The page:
Historic homes and historic districts bring with them a special kind of charm; whether that charm comes from a connection to a significant historic event, having your breath taken away by the beauty of the architecture, or the feeling of community at your feet when walking down cobblestone, tree-lined avenues, it doesn’t matter because it remains true throughout that some of the most walkable, beautiful, thriving, and dynamic communities in the U.S. today are those that honor their history by preserving the integrity of their historic structures.

The Mid-Ohio Valley is an area full to the brim of historic significance, much of which is due to the abundance of historic homes featured in our community. Living in a historic home is a great honor, but also a great responsibility. Here are a few questions to consider when deciding to purchase an historic home.


  1. What’s the history of the home? This is easy enough to answer with resources like the National Register of Historic Places at your fingertips. Also, the National Trust for Historic Preservation is a great resource for searching real estate listings of historic homes. Find out what gives your home its historic value and wear it like a badge of honor! Tip: look into the home’s deed trust and check with local government agencies.
  1. What benefits exist for historic home buyers? Owning a piece of history is surely a benefit to living in an historic home, but there are also tax benefits that come with it! Federal tax credits are managed by the National Park Service and Internal Revenue Service for either 10% or 20% tax credit (learn more here: Federal Historic Rehabilitation Tax Credit Program) and state tax credits are managed through local offices. In Ohio, the State Historic Preservation Office works with the Ohio Development Services Agency and the Ohio Department of Taxation to administer tax credits of up to 25% for qualified properties (Learn more here: Ohio Historic Preservation Tax Credit Program).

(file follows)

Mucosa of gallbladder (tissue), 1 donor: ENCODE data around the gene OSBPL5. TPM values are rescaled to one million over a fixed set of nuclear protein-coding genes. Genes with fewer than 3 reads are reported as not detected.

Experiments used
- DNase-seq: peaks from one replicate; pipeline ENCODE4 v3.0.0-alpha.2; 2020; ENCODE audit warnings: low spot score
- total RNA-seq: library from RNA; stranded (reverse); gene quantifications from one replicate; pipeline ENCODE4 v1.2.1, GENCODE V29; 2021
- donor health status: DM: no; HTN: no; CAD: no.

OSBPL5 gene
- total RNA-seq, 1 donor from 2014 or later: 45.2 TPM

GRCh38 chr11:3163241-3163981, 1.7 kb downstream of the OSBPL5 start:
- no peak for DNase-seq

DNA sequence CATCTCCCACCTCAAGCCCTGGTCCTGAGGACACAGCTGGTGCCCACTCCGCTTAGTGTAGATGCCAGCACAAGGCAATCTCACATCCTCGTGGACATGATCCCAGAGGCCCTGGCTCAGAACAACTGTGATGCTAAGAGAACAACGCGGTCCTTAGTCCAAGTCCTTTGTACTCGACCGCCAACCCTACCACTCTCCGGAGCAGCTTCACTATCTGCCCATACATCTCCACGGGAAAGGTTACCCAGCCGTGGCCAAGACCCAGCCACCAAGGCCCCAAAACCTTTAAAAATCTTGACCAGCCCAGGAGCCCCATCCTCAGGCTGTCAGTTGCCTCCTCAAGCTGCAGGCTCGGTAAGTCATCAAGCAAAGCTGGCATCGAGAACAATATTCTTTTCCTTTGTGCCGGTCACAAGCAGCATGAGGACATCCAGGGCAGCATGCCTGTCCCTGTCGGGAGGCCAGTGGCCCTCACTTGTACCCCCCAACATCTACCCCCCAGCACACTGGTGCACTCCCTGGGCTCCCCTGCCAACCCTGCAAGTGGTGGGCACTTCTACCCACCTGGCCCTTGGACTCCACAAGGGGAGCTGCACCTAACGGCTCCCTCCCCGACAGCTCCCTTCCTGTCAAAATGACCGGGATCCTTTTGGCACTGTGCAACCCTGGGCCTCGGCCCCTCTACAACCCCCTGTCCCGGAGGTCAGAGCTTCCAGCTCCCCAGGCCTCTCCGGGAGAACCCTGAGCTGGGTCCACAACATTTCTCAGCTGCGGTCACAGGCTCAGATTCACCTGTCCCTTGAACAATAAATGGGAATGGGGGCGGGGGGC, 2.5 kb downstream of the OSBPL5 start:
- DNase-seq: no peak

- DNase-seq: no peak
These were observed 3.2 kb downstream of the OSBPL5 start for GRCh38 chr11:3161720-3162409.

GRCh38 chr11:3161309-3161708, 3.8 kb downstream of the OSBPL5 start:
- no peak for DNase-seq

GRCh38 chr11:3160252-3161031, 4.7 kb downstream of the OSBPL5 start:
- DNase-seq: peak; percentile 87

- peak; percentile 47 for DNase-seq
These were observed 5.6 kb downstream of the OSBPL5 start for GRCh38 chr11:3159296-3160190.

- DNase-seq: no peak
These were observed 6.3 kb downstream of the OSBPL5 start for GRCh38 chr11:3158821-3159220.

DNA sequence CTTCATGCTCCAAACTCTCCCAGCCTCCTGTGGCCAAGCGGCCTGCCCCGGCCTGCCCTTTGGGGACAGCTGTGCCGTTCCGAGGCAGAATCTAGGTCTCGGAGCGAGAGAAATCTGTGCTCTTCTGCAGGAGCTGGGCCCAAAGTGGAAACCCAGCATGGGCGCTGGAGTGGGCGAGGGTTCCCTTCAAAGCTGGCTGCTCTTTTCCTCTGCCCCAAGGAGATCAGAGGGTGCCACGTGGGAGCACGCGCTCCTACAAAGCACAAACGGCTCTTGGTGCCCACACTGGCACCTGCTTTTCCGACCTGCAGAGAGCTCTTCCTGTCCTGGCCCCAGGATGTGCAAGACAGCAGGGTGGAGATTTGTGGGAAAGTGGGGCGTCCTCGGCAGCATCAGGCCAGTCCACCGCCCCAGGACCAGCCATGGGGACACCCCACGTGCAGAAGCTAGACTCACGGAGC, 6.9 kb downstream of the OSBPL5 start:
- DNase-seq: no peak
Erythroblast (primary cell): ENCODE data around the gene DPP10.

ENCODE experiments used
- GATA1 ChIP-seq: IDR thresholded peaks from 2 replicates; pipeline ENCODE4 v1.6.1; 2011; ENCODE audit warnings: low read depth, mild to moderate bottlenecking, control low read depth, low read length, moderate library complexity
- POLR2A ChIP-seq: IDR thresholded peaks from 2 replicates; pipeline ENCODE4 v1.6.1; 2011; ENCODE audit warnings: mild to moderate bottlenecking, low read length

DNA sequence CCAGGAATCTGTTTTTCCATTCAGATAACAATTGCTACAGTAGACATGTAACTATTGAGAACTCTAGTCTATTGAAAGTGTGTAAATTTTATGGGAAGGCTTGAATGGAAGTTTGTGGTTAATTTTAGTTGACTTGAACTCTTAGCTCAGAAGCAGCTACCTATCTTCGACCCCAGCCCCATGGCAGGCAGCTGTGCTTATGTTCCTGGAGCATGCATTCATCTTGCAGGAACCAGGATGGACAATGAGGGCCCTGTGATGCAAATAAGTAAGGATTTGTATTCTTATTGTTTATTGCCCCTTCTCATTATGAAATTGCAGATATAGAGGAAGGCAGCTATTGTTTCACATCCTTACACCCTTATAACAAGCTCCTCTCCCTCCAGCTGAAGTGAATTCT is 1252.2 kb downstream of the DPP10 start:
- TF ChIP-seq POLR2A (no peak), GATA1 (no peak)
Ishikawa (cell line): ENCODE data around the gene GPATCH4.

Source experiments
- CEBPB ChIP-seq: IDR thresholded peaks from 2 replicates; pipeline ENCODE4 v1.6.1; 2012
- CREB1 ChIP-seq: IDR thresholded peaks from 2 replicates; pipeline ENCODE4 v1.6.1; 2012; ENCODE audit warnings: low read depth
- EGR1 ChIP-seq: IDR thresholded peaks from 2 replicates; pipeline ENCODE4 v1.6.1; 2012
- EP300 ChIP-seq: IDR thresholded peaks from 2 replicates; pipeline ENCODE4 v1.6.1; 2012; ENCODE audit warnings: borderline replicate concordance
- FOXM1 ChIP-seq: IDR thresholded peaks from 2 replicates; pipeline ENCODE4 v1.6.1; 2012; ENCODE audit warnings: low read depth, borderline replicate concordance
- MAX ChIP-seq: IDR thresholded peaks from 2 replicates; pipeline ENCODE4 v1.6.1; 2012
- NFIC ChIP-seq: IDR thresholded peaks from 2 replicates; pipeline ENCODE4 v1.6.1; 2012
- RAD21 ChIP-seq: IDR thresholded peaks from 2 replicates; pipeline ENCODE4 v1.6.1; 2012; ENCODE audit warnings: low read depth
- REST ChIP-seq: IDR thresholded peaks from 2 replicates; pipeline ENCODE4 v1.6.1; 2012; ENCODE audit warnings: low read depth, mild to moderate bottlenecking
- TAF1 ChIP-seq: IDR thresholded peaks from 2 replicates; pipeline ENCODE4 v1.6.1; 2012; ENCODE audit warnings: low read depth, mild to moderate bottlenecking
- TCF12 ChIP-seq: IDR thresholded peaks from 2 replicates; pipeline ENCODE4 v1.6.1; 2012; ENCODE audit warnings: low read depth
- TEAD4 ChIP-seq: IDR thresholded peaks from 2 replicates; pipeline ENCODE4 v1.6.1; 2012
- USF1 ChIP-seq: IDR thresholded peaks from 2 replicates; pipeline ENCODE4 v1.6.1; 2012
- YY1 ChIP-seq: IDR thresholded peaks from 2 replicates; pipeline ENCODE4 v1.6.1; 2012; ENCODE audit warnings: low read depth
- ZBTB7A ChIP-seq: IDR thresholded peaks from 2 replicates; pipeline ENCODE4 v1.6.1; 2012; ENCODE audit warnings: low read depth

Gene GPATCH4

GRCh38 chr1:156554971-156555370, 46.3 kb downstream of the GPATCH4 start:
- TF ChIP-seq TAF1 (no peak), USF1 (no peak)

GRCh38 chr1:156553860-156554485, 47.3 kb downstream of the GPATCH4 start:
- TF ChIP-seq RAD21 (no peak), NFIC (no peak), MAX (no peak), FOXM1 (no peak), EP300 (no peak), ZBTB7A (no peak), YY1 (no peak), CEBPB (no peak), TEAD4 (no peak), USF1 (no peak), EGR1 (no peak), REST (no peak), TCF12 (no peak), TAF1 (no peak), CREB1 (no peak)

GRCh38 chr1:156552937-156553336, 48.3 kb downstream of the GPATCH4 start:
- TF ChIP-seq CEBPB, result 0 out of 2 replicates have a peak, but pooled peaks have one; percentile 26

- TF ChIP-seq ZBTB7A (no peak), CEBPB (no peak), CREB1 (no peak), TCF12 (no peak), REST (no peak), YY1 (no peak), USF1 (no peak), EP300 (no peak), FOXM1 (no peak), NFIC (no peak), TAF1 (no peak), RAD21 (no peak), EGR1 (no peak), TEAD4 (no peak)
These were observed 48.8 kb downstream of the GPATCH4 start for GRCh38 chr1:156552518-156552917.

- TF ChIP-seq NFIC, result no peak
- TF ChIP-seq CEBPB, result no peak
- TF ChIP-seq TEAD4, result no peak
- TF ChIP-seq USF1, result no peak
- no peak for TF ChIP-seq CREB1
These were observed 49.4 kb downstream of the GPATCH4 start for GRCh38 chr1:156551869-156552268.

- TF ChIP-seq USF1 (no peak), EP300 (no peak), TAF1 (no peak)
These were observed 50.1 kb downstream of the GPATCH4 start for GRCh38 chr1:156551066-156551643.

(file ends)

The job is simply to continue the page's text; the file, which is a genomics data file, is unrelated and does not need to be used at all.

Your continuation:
1. Are there funds available to help preserve historic homes? It’s not a secret that maintaining the architectural integrity of an historic home can often be an expensive adventure; worthwhile, absolutely, and necessary to the sustainability of a community, but finances are of course a huge consideration. Luckily, financial resources are made available to communities and properties that qualify. For communities that qualify as Certified Local Governments in Ohio, up to $100,000 are available annually to fund historic preservation projects. An additional $20,000 is made available annually for historic preservation projects through the Ohio History Connection History Fund! (Learn about other grants here: Ohio History Connection Historic Preservation Related Fund Sources).
  1. I’m nervous about taking on an historic home and doing it right. What red flags should I look for? What resources are available to help me? In no way should purchasing an historic home be done alone, and because that’s a widely-understood idea, there is an abundance of support to guide you on the journey! Once you’ve found an historic home you’d like to purchase, before you even think about paint color and window seats, you should hire a home inspector who specializes in historic preservation to highlight potential restoration projects, especially the costly ones, and to shine a light on the standards for historic homeownership. If there are any structural issues, be sure to include those in a budget. Developed standards for historic home renovations and preservation are available online in multiple formats, which you can access by visiting the Secretary of the Interior’s Standards for Rehabilitating Historic Buildings.
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When you invest in historic preservation and in maintaining a gorgeous historic property, you are making an investment in the future of your community. The future is worth the time, energy, and resources it takes to ensure that it is strong, bright, and ready for generations to come to enjoy it!

To learn about the Four Approaches to the Treatment of Historic Property, visit the National Park Service website